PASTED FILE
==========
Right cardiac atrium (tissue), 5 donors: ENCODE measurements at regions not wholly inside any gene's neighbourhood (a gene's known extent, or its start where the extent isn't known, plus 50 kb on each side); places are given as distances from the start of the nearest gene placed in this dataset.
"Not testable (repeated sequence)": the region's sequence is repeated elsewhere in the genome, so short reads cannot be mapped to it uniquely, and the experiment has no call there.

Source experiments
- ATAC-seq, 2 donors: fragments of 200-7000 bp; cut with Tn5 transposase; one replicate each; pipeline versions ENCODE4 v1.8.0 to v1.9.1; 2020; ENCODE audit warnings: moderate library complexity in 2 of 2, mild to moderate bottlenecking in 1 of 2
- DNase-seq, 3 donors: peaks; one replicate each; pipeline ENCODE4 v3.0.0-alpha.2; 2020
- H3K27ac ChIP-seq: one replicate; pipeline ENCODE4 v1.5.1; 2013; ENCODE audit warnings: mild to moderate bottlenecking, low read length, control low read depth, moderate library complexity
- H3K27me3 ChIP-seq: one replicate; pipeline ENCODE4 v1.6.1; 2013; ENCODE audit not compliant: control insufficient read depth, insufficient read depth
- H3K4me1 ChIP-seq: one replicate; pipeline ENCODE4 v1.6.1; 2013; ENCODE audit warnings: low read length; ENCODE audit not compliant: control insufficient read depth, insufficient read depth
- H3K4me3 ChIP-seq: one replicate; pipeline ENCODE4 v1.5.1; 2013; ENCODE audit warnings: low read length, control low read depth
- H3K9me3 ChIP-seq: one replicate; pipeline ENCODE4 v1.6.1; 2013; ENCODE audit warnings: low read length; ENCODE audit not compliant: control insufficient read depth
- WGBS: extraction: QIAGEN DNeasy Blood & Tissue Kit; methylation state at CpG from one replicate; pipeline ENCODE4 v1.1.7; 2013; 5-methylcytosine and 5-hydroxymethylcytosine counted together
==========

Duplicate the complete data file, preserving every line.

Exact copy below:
Right cardiac atrium (tissue), 5 donors: ENCODE measurements at regions not wholly inside any gene's neighbourhood (a gene's known extent, or its start where the extent isn't known, plus 50 kb on each side); places are given as distances from the start of the nearest gene placed in this dataset.
"Not testable (repeated sequence)": the region's sequence is repeated elsewhere in the genome, so short reads cannot be mapped to it uniquely, and the experiment has no call there.

Source experiments
- ATAC-seq, 2 donors: fragments of 200-7000 bp; cut with Tn5 transposase; one replicate each; pipeline versions ENCODE4 v1.8.0 to v1.9.1; 2020; ENCODE audit warnings: moderate library complexity in 2 of 2, mild to moderate bottlenecking in 1 of 2
- DNase-seq, 3 donors: peaks; one replicate each; pipeline ENCODE4 v3.0.0-alpha.2; 2020
- H3K27ac ChIP-seq: one replicate; pipeline ENCODE4 v1.5.1; 2013; ENCODE audit warnings: mild to moderate bottlenecking, low read length, control low read depth, moderate library complexity
- H3K27me3 ChIP-seq: one replicate; pipeline ENCODE4 v1.6.1; 2013; ENCODE audit not compliant: control insufficient read depth, insufficient read depth
- H3K4me1 ChIP-seq: one replicate; pipeline ENCODE4 v1.6.1; 2013; ENCODE audit warnings: low read length; ENCODE audit not compliant: control insufficient read depth, insufficient read depth
- H3K4me3 ChIP-seq: one replicate; pipeline ENCODE4 v1.5.1; 2013; ENCODE audit warnings: low read length, control low read depth
- H3K9me3 ChIP-seq: one replicate; pipeline ENCODE4 v1.6.1; 2013; ENCODE audit warnings: low read length; ENCODE audit not compliant: control insufficient read depth
- WGBS: extraction: QIAGEN DNeasy Blood & Tissue Kit; methylation state at CpG from one replicate; pipeline ENCODE4 v1.1.7; 2013; 5-methylcytosine and 5-hydroxymethylcytosine counted together